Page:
Publication: India : Environmental Sustainability in the 1990s, A Country Assistance Evaluation
India's environmental problems are deep-rooted and severe. Estimates of annual environmental damage range from 4.5 percent to 8 percent of gross domestic product (GDP), in line with annual economic growth. Since 1990 the World Bank has lent India 1.94 billion dollars for 19 projects to mitigate environmental damage and another 97 million dollars was granted under global environmental facility (GEF) and Montreal protocol trust funds for four projects to protect the global environment. The Bank has also supported a spectrum of economic and sector work (ESW) that address environmental issues based on country assistance strategies. The report identifies eight conclusions for the Bank s future environmental assistance to India: integrate safeguards earlier in the project cycle; provide alternatives to public sector management of water supply and sewerage systems; greatly expand support of sanitation programs; air pollution needs to be targeted as a priority measure; step up efforts to promote rational pricing of natural resources; monitoring and enforcement of environmental standards is lagging and undermines the whole regulatory effort; links between poverty reduction and ecological balance must be more fully documented; and better recognition of global environmental threats will also address local concerns.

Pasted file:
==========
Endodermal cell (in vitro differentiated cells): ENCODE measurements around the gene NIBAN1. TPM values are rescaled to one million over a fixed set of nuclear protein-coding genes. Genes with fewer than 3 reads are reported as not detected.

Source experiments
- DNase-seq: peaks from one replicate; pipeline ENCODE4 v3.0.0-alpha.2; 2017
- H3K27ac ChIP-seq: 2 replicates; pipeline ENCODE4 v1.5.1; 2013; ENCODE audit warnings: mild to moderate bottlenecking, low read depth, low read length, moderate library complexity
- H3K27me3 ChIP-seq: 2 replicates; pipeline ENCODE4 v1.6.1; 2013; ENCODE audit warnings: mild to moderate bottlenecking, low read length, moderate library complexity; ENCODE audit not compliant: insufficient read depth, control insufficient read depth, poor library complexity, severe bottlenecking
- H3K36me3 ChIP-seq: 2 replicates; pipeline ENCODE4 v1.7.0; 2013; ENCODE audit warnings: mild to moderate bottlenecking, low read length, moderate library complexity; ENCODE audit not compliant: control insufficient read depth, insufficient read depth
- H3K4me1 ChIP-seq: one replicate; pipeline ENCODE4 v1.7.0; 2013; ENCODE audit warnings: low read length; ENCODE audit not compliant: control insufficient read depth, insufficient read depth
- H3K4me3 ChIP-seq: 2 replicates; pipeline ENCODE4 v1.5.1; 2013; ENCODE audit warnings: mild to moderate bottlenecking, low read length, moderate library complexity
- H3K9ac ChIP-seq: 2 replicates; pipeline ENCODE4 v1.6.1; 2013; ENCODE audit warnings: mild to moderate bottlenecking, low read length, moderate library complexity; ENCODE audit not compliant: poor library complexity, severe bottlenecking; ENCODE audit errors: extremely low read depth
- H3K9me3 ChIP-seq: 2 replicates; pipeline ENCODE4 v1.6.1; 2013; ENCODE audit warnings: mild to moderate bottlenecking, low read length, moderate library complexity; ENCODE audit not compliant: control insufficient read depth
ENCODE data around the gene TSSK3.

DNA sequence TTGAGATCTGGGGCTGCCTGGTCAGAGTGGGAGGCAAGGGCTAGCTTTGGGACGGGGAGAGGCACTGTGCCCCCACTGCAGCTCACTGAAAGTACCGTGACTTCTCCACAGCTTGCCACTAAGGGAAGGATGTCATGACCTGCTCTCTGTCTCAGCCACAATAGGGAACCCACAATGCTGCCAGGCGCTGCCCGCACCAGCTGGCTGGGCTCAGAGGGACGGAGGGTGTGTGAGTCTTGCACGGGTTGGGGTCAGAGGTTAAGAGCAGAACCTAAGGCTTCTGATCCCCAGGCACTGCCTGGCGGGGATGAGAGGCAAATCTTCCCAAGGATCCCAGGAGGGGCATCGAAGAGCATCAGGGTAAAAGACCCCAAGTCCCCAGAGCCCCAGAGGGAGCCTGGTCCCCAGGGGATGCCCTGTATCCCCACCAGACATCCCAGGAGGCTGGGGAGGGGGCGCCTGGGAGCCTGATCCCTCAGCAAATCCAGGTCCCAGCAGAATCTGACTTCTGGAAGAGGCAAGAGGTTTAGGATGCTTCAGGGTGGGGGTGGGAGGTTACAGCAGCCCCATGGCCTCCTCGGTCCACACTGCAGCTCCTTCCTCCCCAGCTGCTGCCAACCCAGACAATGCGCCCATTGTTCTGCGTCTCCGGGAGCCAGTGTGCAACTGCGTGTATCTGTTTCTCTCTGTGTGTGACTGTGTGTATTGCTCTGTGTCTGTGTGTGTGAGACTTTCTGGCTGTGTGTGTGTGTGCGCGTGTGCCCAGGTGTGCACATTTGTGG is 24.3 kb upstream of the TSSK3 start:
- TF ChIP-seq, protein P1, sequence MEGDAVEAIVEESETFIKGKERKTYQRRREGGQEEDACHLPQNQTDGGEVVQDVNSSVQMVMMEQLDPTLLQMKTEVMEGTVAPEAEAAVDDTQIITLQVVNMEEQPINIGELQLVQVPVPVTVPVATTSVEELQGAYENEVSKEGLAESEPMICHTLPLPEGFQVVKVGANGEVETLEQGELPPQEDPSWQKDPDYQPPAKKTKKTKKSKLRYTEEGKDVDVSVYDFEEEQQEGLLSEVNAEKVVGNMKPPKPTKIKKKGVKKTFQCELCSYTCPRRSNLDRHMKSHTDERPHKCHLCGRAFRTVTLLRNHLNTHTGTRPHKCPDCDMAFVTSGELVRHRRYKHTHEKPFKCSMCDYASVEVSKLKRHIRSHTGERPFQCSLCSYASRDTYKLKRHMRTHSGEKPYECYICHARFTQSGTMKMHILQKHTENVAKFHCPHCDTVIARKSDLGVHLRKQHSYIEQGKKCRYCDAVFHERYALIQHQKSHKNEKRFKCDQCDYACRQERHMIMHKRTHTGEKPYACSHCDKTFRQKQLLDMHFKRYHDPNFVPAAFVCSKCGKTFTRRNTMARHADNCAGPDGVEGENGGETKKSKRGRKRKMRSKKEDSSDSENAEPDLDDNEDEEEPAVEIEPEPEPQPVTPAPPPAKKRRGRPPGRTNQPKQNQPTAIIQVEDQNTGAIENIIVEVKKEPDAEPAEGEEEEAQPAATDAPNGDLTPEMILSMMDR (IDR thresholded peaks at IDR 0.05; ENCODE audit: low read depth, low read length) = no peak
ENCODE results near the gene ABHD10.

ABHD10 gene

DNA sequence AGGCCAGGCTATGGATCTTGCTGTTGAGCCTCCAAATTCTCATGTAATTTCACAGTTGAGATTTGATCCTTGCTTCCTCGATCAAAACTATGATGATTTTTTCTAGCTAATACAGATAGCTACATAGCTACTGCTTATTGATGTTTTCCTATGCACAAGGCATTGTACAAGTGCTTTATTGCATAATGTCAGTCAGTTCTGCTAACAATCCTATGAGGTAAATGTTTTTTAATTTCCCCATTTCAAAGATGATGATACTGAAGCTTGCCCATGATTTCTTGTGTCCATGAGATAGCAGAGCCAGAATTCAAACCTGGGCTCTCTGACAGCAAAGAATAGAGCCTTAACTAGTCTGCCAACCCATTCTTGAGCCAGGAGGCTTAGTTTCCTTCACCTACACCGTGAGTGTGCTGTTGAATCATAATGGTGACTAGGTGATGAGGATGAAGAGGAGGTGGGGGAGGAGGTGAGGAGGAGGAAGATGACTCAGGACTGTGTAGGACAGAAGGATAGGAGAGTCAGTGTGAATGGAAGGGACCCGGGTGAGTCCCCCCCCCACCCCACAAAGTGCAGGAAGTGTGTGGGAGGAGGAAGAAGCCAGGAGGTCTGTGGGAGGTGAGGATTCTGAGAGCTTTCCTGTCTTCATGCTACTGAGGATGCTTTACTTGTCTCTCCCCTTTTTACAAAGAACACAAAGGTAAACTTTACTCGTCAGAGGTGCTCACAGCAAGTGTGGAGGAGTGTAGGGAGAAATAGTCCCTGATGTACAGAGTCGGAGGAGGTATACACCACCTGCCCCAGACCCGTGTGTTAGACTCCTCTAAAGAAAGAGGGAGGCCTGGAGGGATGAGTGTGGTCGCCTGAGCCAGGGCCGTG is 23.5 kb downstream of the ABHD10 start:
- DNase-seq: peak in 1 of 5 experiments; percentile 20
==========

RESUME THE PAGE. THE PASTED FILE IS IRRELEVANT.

Link to Data Set
“Ringskog, Klas; Chow, Nola. 2002. India : Environmental Sustainability in the 1990s, A Country Assistance Evaluation. Operations Evaluation Department (OED) working paper series;. © World Bank, Washington, DC. http://hdl.handle.net/10986/20230 License: CC BY 3.0 IGO.”